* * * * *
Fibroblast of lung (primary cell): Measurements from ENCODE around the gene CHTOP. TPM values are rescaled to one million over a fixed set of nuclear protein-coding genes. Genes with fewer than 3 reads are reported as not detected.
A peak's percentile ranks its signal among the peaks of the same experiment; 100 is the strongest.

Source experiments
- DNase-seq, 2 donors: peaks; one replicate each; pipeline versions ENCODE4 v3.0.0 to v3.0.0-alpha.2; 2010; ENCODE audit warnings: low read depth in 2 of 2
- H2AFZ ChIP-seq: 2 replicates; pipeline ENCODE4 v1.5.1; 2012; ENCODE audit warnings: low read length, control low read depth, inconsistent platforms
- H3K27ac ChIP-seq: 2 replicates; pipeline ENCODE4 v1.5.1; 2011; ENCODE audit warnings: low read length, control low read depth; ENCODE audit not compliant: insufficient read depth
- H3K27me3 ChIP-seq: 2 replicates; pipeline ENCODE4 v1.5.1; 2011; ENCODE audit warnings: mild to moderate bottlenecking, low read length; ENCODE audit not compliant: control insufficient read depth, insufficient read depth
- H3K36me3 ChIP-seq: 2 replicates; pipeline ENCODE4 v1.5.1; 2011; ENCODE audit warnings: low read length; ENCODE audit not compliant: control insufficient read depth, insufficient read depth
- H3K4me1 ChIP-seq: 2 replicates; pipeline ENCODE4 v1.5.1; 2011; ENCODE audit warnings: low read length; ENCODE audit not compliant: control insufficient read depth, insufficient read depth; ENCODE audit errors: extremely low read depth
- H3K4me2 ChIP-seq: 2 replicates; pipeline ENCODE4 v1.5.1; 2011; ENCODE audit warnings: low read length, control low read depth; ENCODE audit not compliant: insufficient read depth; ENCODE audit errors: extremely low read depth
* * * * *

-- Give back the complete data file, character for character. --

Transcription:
Fibroblast of lung (primary cell): Measurements from ENCODE around the gene CHTOP. TPM values are rescaled to one million over a fixed set of nuclear protein-coding genes. Genes with fewer than 3 reads are reported as not detected.
A peak's percentile ranks its signal among the peaks of the same experiment; 100 is the strongest.

Source experiments
- DNase-seq, 2 donors: peaks; one replicate each; pipeline versions ENCODE4 v3.0.0 to v3.0.0-alpha.2; 2010; ENCODE audit warnings: low read depth in 2 of 2
- H2AFZ ChIP-seq: 2 replicates; pipeline ENCODE4 v1.5.1; 2012; ENCODE audit warnings: low read length, control low read depth, inconsistent platforms
- H3K27ac ChIP-seq: 2 replicates; pipeline ENCODE4 v1.5.1; 2011; ENCODE audit warnings: low read length, control low read depth; ENCODE audit not compliant: insufficient read depth
- H3K27me3 ChIP-seq: 2 replicates; pipeline ENCODE4 v1.5.1; 2011; ENCODE audit warnings: mild to moderate bottlenecking, low read length; ENCODE audit not compliant: control insufficient read depth, insufficient read depth
- H3K36me3 ChIP-seq: 2 replicates; pipeline ENCODE4 v1.5.1; 2011; ENCODE audit warnings: low read length; ENCODE audit not compliant: control insufficient read depth, insufficient read depth
- H3K4me1 ChIP-seq: 2 replicates; pipeline ENCODE4 v1.5.1; 2011; ENCODE audit warnings: low read length; ENCODE audit not compliant: control insufficient read depth, insufficient read depth; ENCODE audit errors: extremely low read depth
- H3K4me2 ChIP-seq: 2 replicates; pipeline ENCODE4 v1.5.1; 2011; ENCODE audit warnings: low read length, control low read depth; ENCODE audit not compliant: insufficient read depth; ENCODE audit errors: extremely low read depth